And we’re also looking at a graduate concentration in diplomacy and law in conjunction with our law school and commerce and diplomacy with our business school.

So, I think one of the greatest strengths of our program is that from the get-go, we’re saying that no one discipline is in possession of all of the knowledge required for the successful practice of diplomacy. And so, we’re looking at everybody and saying we know that what you are doing in your concentration is in possession of very critical knowledge that can inform the practice of diplomacy. How can you language that in conversation with this school that we are doing?

So, I am – I am so excited at drawing on the richness of our university and I do not think there is a discipline on our campus that could not contribute to this project.

LINDA BLAKLEY: So, Guillermo, it sounds like from the get-go, we have a director who is a believer.


LINDA BLAKLEY: So, I would like to ask you, what makes you know that David was the guy to lead this as we launch this school?

GUILLERMO VÁSQUEZ DE VELASCO: That is a beautiful question. Thank you, because you know, one of the things that the liberal arts gives us is that ability to be empathic. We frequently explain that the liberal arts provide us with that ability to understand each other, to put ourselves in the shoes of someone else, see things from their perspective. That is critical in the skillset of a diplomat.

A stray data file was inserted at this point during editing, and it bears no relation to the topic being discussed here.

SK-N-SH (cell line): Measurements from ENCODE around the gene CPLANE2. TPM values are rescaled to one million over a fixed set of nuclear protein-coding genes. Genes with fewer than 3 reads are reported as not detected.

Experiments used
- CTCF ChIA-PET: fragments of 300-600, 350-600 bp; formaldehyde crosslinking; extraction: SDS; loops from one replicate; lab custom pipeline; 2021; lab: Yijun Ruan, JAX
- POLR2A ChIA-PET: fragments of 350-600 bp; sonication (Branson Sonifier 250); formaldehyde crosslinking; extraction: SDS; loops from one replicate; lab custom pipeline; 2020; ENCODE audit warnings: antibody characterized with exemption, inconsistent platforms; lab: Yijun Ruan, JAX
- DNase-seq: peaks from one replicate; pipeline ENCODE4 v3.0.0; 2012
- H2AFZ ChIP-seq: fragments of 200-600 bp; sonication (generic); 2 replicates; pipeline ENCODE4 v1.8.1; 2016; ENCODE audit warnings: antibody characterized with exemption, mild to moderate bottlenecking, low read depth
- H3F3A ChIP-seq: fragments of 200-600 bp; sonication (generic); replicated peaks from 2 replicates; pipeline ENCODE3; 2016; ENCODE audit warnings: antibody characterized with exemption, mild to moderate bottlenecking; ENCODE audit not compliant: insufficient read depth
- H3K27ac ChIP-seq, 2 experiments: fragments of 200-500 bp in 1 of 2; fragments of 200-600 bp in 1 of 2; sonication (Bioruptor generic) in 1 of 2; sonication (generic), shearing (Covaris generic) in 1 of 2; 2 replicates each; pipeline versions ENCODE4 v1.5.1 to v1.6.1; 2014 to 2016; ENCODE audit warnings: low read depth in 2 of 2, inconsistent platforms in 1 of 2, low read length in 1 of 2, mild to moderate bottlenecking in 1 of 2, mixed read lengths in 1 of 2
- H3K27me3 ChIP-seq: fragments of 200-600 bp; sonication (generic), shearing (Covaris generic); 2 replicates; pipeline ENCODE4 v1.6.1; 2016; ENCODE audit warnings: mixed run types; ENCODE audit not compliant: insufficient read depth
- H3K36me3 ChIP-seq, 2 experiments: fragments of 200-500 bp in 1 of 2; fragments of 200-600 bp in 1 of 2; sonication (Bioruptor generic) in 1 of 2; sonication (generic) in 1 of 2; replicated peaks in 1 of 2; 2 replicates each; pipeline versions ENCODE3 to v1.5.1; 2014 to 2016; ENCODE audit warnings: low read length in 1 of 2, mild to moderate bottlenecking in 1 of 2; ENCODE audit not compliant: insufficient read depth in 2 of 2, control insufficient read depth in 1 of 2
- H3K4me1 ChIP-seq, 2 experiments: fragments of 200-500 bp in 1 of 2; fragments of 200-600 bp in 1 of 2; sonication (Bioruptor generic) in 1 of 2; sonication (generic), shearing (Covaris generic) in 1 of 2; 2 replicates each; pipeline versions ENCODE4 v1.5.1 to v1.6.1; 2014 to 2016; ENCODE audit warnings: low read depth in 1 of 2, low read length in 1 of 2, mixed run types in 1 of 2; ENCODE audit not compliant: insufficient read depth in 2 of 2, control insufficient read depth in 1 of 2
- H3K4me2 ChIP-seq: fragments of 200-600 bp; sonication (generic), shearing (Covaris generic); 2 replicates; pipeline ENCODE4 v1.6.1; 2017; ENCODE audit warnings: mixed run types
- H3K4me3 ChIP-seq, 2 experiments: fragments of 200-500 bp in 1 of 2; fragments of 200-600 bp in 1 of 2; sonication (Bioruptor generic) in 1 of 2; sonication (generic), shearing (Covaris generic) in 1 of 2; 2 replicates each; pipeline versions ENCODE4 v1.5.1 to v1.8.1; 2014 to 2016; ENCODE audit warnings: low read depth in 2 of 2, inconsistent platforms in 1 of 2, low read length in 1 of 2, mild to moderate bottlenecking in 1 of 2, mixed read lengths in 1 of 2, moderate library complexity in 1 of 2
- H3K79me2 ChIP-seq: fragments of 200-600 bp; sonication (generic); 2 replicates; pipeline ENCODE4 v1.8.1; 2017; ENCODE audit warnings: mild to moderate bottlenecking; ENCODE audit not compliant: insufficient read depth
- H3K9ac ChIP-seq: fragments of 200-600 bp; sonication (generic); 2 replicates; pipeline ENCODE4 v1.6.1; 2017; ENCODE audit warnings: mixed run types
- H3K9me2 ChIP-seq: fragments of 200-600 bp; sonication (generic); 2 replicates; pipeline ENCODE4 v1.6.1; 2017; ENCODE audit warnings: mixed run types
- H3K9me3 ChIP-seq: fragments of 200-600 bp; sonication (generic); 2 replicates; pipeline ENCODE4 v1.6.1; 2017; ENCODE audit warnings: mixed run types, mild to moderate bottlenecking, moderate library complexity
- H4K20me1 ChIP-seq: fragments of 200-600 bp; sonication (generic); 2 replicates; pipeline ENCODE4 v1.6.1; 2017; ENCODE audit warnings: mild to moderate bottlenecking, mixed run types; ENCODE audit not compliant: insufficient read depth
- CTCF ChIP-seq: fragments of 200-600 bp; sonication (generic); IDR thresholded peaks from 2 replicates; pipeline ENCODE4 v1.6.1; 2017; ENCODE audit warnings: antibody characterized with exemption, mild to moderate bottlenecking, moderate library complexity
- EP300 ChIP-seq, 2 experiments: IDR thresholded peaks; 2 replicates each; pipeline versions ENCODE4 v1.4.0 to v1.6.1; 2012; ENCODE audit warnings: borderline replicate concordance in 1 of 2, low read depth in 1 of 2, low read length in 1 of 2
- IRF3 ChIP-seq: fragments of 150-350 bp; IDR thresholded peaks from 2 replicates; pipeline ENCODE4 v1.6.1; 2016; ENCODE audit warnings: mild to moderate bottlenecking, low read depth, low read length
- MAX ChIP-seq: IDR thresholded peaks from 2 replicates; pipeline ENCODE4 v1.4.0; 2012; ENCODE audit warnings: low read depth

And David is the most empathic person I know. He is just – has that ability and, of course, his background in diplomacy and in many ways, he actually embodies what we would like our students to mimic as they go through this program.

LINDA BLAKLEY: I can’t let you go without spending some time talking about the name of this school, The Grace School for Applied Diplomacy. You know, I took my first Cursillo a few years ago and one of the talks was on grace and this whole notion of unmerited favor is a mind bender for me.

How did you come to name this school The Grace School of Applied Diplomacy?

GUILLERMO VÁSQUEZ DE VELASCO: I think the name of the school is significant in many ways and it is almost perhaps a personal level that that may be significant.

I know that of course, it is significant to our donors. It is also significant from the perspective of our faculty, our students. David can probably give you a good definition of it.